Mercer County, Missouri facts for kids

Kids Encyclopedia Facts
Mercer County, Missouri
Map

Location in the state of Missouri
Map of the USA highlighting Missouri
Missouri's location in the U.S.
Statistics
Founded February 14, 1845
Seat Princeton
Largest City Princeton
Area
 - Total
 - Land
 - Water

455 sq mi (1,178 km²)
454 sq mi (1,176 km²)
1.3 sq mi (3 km²), 0.3%
PopulationEst.
 - (2015)
 - Density

3,694
8.3/sq mi (3/km²)
Time zone Central: UTC-6/-5
Named for: John Francis Mercer

Mercer County is a county located in the northwestern portion of the U.S. state of Missouri. As of the 2010 census, the population was 3,785, making it the second-least populous county in Missouri. Its county seat is Princeton. The county was organized February 14, 1845 and named for General John F. Mercer of the Revolutionary War.

History

Early years

Mercer County was organized February 14, 1845, from part of Grundy County, Missouri. It is named in honor of General John Francis Mercer who fought and died in the American Revolutionary War. The first permanent settlements in what is now Mercer County were in 1837 when a few families from other parts of Missouri moved to the area. James Parsons, a Tennessee native, is generally considered to be the first permanent settler in the spring of 1837. The land was still included as part of Livingston County at that time and would remain so until 1841 when it would become part of the newly created Grundy County. Prior to 1837, the land was used by Native American tribes, primarily the Sac/Fox and Potawatomi, as prime hunting grounds. The occasional temporary hunting village would be established by the tribes but otherwise the land was devoid of humans. The town of Princeton, named for the battle where General Mercer was killed, was established as the county seat in 1847. The northern boundary of the county was in dispute for the first six years of its existence due to the Honey War, a bloodless territorial dispute between Missouri and Iowa. The boundary was 9.5 miles farther north than present day prior to an 1851 decision by the U.S. Supreme Court.

Civil War

Mercer County, like its neighbor to the east Putnam County, was a staunch supporter of the Union. Most county residents had roots in northern U.S. states "back east" like Pennsylvania, Ohio, and Indiana, and didn't have the strong slave-holding tradition of other northern Missouri counties like Macon, Audrain, and Monroe (commonly referred to as Little Dixie) whose population largely emigrated from Southern states. In the 1860 U.S. Census, only 12 Mercer County families were listed as slave owners, with a combined total of 24 slaves. Fewer than 20 Mercer County men fought for the Confederacy, while well over 1,000 volunteered for Union service. Among the units containing men from Mercer County were the Twenty-Third, Twenty-Seventh and Thirty-Fifth Regiments, the Second and Twelfth Cavalry, the Fifth Kansas Cavalry, and various smaller units of the Missouri State Militia.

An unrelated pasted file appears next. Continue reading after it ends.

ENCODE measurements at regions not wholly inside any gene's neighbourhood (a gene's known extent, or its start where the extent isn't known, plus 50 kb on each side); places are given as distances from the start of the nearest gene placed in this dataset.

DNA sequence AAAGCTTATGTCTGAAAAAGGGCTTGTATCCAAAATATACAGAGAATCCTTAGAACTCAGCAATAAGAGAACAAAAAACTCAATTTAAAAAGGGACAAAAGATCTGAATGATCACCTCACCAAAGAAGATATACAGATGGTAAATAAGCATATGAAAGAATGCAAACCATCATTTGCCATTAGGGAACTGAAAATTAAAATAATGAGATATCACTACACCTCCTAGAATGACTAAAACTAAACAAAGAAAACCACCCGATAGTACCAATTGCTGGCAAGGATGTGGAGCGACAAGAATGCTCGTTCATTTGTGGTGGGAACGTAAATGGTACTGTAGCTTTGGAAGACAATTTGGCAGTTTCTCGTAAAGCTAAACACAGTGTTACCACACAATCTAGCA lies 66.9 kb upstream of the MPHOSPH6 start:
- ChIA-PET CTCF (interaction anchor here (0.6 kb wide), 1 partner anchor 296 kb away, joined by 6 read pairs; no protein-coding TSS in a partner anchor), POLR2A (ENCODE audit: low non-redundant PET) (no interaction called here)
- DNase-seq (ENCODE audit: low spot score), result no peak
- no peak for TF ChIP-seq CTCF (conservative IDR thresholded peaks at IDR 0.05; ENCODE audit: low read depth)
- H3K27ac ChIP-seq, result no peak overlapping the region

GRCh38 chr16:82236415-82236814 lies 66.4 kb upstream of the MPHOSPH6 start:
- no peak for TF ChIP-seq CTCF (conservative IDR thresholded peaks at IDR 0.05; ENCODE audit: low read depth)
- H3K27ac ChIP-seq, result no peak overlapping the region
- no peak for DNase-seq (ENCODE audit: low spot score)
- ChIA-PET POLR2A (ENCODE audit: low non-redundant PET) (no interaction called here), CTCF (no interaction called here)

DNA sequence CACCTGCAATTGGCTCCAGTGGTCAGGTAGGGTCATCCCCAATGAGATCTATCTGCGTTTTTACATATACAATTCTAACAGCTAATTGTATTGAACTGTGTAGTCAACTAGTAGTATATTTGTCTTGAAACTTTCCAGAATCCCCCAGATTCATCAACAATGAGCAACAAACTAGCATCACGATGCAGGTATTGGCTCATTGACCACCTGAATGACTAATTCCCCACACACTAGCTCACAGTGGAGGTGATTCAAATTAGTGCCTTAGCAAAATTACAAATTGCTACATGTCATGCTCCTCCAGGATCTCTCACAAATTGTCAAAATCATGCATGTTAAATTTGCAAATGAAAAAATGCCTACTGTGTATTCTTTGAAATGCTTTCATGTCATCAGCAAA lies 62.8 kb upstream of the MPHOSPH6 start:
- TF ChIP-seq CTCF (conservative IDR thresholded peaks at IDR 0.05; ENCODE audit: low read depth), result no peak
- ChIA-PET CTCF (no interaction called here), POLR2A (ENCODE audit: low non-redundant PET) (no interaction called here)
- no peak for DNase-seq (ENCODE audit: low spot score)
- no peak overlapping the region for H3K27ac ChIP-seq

Geography

According to the U.S. Census Bureau, the county has a total area of 455 square miles (1,180 km2), of which 454 square miles (1,180 km2) is land and 1.3 square miles (3.4 km2) (0.3%) is water.

Adjacent counties

Major highways

  • US 65.svg U.S. Route 65
  • US 136.svg U.S. Route 136

Demographics

Historical population
Census Pop.
1850 2,691
1860 9,300 245.6%
1870 11,557 24.3%
1880 14,673 27.0%
1890 14,581 −0.6%
1900 14,706 0.9%
1910 12,335 −16.1%
1920 11,281 −8.5%
1930 9,350 −17.1%
1940 8,766 −6.2%
1950 7,235 −17.5%
1960 5,750 −20.5%
1970 4,910 −14.6%
1980 4,685 −4.6%
1990 3,723 −20.5%
2000 3,757 0.9%
2010 3,785 0.7%
Est. 2015 3,694 −2.4%
U.S. Decennial Census
1790-1960 1900-1990
1990-2000 2010-2015

As of the census of 2010, there were 3,785 people, 1,600 households, and 1,089 families residing in the county. The population density was 8 people per square mile (3/km²). There were 2,125 housing units at an average density of 5 per square mile (2/km²). The racial makeup of the county was 98.72% White, 0.19% Black or African American, 0.56% Native American, 0.05% Pacific Islander, 0.03% from other races, and 0.45% from two or more races. Approximately 0.29% of the population were Hispanic or Latino of any race.

There were 1,600 households out of which 28.30% had children under the age of 18 living with them, 57.60% were married couples living together, 6.70% had a female householder with no husband present, and 31.90% were non-families. 29.30% of all households were made up of individuals and 17.60% had someone living alone who was 65 years of age or older. The average household size was 2.31 and the average family size was 2.83.

In the county, the population was spread out with 23.00% under the age of 18, 6.70% from 18 to 24, 24.20% from 25 to 44, 24.00% from 45 to 64, and 22.00% who were 65 years of age or older. The median age was 42 years. For every 100 females there were 95.70 males. For every 100 females age 18 and over, there were 92.60 males.

The median income for a household in the county was $29,640, and the median income for a family was $35,313. Males had a median income of $26,690 versus $19,814 for females. The per capita income for the county was $15,140. About 10.20% of families and 13.30% of the population were below the poverty line, including 13.30% of those under age 18 and 14.50% of those age 65 or over.

Communities

Cities

Village

Census-designated place

Other communities

Historical communities

Source

Townships

Source

  • Harrison
  • Lindley
  • Madison
  • Marion
  • Medicine
  • Morgan
  • Ravanna
  • Somerset
  • Washington

Mercer County, Missouri Facts for Kids. Kiddle Encyclopedia.